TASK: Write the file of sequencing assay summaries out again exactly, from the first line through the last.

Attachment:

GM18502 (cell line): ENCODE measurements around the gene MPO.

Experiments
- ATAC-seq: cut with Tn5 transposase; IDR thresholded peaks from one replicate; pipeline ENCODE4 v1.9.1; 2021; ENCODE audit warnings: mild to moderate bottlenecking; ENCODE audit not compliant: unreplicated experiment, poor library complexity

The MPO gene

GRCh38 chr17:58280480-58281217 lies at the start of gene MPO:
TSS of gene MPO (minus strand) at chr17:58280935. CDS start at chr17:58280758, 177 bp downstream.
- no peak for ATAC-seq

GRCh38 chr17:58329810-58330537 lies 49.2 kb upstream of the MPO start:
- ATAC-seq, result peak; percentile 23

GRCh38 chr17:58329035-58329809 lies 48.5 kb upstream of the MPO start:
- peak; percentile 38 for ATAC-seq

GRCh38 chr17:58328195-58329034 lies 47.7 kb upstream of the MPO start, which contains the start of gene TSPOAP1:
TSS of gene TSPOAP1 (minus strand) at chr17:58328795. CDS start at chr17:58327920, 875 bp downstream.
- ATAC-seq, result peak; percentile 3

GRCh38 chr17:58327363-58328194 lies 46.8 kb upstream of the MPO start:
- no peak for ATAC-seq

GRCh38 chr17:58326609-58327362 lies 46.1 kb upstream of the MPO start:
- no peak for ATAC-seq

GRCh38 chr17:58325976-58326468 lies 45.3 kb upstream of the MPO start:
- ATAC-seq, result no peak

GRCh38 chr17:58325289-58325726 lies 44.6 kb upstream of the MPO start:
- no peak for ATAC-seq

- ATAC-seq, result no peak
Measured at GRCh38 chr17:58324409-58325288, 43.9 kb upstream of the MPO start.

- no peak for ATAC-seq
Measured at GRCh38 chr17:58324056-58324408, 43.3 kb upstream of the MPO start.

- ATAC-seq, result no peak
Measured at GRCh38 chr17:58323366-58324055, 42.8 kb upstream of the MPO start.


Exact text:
GM18502 (cell line): ENCODE measurements around the gene MPO.

Experiments
- ATAC-seq: cut with Tn5 transposase; IDR thresholded peaks from one replicate; pipeline ENCODE4 v1.9.1; 2021; ENCODE audit warnings: mild to moderate bottlenecking; ENCODE audit not compliant: unreplicated experiment, poor library complexity

The MPO gene

GRCh38 chr17:58280480-58281217 lies at the start of gene MPO:
TSS of gene MPO (minus strand) at chr17:58280935. CDS start at chr17:58280758, 177 bp downstream.
- no peak for ATAC-seq

GRCh38 chr17:58329810-58330537 lies 49.2 kb upstream of the MPO start:
- ATAC-seq, result peak; percentile 23

GRCh38 chr17:58329035-58329809 lies 48.5 kb upstream of the MPO start:
- peak; percentile 38 for ATAC-seq

GRCh38 chr17:58328195-58329034 lies 47.7 kb upstream of the MPO start, which contains the start of gene TSPOAP1:
TSS of gene TSPOAP1 (minus strand) at chr17:58328795. CDS start at chr17:58327920, 875 bp downstream.
- ATAC-seq, result peak; percentile 3

GRCh38 chr17:58327363-58328194 lies 46.8 kb upstream of the MPO start:
- no peak for ATAC-seq

GRCh38 chr17:58326609-58327362 lies 46.1 kb upstream of the MPO start:
- no peak for ATAC-seq

GRCh38 chr17:58325976-58326468 lies 45.3 kb upstream of the MPO start:
- ATAC-seq, result no peak

GRCh38 chr17:58325289-58325726 lies 44.6 kb upstream of the MPO start:
- no peak for ATAC-seq

- ATAC-seq, result no peak
Measured at GRCh38 chr17:58324409-58325288, 43.9 kb upstream of the MPO start.

- no peak for ATAC-seq
Measured at GRCh38 chr17:58324056-58324408, 43.3 kb upstream of the MPO start.

- ATAC-seq, result no peak
Measured at GRCh38 chr17:58323366-58324055, 42.8 kb upstream of the MPO start.